What is Inventory Management? Functions, Control Techniques

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What is Inventory Management?

Inventory management is the process of efficiently managing the constant flow of inventories into the business processes. This process usually involves controlling the transfer of units in order to prevent the inventory from becoming too high, or too less.

Because excessive investment in inventory results into more cost of fund being tied up so that it reduces the profitability, inventories may be misused, lost, damaged and hold costs in terms of large space and others.

At the same time, insufficient investment in inventory creates stock-out problems, interruption in production and selling operation. Investment in inventory should neither be excessive nor inadequate. It should just be optimum.

Functions of Inventory

Irrespective of its location in the supply chain, product inventory essentially serves the following functions:

  1. Balancing Supply and Demand
  2. Periodic Variation
  3. Scale Economies

Balancing Supply and Demand

The production and consumption cycle never matches. The sudden requirement of a product in large quantities may not be fulfilled immediately as the production cannot be taken up so soon. In such a case, the products are manufactured in advance in anticipation of demand and kept in stock for supply during peak period.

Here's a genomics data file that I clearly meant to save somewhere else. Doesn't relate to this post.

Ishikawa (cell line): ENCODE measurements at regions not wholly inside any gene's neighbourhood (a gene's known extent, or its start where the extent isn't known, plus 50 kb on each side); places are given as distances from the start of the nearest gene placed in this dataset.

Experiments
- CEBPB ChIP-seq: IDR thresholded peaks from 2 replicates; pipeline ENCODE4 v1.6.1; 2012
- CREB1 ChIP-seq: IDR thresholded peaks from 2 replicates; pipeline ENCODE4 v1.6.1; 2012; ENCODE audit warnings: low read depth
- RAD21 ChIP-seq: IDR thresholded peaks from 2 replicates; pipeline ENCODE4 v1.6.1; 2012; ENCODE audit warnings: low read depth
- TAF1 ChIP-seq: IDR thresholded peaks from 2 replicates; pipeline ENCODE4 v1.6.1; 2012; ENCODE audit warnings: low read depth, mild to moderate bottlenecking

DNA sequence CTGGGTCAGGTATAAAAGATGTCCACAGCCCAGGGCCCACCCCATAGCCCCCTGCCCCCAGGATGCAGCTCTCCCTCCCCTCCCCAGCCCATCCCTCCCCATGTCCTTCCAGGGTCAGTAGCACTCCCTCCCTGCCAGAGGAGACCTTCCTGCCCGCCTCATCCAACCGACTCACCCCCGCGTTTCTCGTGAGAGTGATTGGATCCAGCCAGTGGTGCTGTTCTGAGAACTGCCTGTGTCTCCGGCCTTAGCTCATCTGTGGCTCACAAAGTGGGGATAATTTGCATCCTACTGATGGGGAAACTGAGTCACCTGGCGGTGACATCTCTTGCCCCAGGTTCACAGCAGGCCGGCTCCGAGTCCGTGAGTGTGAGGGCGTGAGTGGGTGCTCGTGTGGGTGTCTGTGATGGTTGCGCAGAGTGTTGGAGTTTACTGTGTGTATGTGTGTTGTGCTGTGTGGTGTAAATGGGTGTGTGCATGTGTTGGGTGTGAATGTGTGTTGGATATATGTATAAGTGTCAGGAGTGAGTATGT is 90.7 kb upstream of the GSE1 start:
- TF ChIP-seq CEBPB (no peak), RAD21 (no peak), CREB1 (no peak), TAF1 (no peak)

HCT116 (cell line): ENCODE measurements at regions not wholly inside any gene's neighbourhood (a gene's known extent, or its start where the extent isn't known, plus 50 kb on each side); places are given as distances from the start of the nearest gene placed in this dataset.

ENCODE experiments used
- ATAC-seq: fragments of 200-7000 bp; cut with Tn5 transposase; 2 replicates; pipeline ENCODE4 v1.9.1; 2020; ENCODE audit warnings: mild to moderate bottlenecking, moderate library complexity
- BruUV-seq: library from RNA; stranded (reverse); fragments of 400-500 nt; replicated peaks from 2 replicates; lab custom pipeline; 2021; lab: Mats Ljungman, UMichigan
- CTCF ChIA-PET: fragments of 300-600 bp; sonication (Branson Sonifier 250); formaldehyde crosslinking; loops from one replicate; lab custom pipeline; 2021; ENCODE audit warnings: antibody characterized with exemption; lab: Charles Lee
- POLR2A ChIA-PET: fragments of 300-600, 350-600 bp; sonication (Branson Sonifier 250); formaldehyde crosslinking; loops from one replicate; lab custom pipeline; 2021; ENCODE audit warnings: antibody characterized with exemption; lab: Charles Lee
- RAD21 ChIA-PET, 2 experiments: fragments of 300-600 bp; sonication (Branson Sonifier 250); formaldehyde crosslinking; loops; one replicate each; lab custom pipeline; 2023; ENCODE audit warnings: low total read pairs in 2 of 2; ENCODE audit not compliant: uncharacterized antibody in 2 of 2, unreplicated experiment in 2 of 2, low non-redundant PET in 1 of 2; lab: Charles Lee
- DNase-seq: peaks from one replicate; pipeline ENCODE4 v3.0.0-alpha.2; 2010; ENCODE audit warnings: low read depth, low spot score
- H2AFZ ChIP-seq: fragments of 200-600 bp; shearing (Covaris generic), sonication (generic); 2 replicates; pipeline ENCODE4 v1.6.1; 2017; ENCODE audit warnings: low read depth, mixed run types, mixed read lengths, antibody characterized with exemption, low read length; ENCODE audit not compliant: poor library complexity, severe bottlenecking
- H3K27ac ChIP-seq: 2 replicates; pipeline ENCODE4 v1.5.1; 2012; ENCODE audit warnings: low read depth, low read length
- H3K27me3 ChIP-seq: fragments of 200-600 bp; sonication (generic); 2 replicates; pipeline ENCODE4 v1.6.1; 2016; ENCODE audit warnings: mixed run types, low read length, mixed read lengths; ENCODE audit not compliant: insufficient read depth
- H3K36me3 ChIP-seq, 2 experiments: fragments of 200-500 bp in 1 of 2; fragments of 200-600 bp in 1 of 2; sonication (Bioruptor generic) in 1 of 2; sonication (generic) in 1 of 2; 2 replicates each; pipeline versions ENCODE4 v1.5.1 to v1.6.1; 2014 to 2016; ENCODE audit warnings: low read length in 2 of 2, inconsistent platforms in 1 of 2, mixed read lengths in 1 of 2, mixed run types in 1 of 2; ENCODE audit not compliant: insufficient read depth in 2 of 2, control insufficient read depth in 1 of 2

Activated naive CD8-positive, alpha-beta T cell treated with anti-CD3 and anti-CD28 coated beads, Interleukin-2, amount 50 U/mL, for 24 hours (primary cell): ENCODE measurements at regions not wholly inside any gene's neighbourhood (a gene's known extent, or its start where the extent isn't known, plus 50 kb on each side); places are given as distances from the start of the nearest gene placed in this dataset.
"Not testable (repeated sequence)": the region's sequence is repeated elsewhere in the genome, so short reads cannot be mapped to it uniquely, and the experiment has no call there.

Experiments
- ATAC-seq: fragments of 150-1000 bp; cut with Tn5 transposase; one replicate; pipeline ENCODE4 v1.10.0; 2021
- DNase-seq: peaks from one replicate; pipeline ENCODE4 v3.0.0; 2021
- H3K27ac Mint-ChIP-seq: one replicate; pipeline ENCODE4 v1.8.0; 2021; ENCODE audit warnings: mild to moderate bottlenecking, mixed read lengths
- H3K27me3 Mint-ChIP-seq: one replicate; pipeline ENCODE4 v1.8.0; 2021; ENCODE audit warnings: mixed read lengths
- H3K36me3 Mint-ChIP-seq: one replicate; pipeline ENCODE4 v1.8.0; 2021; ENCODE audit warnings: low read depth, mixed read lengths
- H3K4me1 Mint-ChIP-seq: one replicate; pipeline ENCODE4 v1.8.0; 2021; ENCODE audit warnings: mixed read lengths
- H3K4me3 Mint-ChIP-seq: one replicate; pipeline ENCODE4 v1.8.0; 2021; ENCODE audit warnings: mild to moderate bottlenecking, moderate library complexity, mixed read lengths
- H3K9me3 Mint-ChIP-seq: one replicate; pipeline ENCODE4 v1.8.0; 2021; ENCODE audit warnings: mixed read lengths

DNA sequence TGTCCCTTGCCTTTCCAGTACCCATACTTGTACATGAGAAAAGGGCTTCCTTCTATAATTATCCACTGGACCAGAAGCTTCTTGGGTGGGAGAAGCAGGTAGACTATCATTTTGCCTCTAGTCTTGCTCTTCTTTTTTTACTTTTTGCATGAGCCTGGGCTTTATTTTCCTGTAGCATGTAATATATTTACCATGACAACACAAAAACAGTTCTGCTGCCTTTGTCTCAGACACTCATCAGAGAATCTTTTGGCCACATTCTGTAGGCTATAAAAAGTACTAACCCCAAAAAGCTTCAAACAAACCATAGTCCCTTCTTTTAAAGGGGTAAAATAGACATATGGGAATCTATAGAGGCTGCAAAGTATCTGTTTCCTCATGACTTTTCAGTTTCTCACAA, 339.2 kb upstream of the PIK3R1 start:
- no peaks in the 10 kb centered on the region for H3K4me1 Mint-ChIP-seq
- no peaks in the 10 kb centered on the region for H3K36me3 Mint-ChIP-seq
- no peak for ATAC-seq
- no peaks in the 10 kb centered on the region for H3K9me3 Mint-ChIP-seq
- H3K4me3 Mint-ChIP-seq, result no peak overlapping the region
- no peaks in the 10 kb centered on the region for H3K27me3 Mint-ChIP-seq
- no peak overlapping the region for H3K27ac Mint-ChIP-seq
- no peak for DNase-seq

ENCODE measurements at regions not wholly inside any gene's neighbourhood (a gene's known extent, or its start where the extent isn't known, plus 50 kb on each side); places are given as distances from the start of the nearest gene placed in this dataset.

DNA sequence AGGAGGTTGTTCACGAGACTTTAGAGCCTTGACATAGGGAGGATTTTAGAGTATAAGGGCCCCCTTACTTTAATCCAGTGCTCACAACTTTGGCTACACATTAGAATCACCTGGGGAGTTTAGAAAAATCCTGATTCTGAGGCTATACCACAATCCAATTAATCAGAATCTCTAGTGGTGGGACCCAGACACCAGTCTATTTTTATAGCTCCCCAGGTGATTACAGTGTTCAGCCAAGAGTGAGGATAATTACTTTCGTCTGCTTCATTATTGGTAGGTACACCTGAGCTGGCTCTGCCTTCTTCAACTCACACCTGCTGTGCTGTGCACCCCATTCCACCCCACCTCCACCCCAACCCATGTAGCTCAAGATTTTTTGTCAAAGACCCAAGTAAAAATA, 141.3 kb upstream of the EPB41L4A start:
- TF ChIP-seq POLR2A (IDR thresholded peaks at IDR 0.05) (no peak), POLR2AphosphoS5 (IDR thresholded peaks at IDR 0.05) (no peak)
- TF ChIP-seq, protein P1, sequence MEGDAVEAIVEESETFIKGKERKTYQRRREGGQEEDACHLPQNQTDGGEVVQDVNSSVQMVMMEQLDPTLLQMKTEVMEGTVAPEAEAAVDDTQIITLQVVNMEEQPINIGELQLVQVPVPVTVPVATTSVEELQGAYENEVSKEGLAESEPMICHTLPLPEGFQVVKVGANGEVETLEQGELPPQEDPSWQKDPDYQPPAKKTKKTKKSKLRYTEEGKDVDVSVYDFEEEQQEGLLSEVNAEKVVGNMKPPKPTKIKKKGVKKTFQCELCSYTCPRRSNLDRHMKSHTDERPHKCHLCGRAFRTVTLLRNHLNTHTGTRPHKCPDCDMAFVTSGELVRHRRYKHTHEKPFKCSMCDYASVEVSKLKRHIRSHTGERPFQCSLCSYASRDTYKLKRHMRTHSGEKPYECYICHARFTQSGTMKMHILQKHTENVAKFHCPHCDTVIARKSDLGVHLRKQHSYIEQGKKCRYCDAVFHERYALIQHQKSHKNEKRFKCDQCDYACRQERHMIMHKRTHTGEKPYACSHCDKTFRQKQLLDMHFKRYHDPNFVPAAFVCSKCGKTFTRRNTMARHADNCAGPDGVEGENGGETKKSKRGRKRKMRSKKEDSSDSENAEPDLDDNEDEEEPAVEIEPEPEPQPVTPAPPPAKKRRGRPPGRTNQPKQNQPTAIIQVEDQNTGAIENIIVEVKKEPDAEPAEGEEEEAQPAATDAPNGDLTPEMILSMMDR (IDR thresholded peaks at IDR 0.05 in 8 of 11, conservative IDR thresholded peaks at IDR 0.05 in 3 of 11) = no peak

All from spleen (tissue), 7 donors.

Periodic Variation

For seasonal products, the demand is at its peak for a certain period while it is lean for the rest of the year. Production runs in the factory are taken based on the average demand for the year. Excess production during the lean period is kept as inventory to take care of the peak demand.

In case where raw material for manufacturing food products is available seasonally, the products are manufactured and stocked as inventory to meet the demand of the finished product throughout the year.

Scale Economies

Products are manufactured at focused factories to achieve economies of scale. This is done because of the availability of the latest technology, raw materials and skilled labour. Hence the produce is kept in stock for distribution to consumption centers as and when it is required. Distribution is done in economical lot size for system efficiencies in speed and cost.

Inventory Control Techniques

  1. ABC Analysis
  2. HML Analysis
  3. XYZ Analysis
  4. VED Analysis
  5. FSN Analysis
  6. SDE Analysis
  7. GOLF Analysis
  8. SOS Analysis
  9. SAP Analysis

ABC Analysis

It often happens in the industry that 80% value of the total inventory is shared by only 20% of items. These category of items is called group ‘A’ items. The second category is group ‘B’, which has relatively lesser value than that of ‘A’. The third category is ‘C’ class items, which are of least value. Class ‘A’ and ‘B’ items require continuous review, while class ‘C’ items are subjected to periodic review.

In continuous review, the inventory levels are checked very frequently and as soon as the inventory level goes down by a predetermined level, order is placed. In periodic review system, an order of deficit from predetermined inventory is placed, whenever a review is carried out.

HML Analysis